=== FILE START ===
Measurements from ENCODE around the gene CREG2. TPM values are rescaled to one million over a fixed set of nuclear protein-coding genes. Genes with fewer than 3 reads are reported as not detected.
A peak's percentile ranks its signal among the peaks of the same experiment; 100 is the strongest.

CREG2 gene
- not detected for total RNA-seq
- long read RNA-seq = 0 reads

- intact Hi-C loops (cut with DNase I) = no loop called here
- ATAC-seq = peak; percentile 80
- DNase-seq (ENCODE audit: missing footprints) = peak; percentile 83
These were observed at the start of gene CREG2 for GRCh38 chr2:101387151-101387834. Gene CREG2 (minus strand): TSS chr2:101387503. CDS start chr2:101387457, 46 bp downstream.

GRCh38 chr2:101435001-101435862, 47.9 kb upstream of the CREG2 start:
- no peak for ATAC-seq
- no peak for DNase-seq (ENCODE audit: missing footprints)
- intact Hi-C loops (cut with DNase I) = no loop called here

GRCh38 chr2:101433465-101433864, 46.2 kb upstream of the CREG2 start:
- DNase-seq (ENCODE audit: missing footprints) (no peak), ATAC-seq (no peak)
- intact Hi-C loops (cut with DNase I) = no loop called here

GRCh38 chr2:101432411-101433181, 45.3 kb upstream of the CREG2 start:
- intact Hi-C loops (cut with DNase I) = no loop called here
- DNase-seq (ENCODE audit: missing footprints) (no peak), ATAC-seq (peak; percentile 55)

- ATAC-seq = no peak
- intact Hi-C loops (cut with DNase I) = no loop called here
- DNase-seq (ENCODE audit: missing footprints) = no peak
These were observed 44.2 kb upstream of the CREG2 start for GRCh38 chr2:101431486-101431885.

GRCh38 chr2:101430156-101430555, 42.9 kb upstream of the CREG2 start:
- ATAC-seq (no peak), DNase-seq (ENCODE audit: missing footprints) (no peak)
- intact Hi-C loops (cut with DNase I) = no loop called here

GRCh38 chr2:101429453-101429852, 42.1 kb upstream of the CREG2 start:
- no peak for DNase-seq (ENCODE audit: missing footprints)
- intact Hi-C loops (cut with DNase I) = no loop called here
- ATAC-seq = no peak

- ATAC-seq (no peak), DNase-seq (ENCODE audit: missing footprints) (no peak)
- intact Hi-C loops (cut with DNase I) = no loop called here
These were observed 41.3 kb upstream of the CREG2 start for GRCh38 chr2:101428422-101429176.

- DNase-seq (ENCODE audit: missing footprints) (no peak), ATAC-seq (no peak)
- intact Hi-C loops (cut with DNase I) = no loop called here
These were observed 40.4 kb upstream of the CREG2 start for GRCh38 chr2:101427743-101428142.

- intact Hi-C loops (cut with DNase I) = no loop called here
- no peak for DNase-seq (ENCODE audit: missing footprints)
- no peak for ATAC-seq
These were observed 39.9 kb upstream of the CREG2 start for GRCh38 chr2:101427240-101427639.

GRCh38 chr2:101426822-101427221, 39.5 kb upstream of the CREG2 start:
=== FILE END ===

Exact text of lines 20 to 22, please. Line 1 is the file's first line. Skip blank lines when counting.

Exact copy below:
- ATAC-seq = no peak
- intact Hi-C loops (cut with DNase I) = no loop called here
- DNase-seq (ENCODE audit: missing footprints) = no peak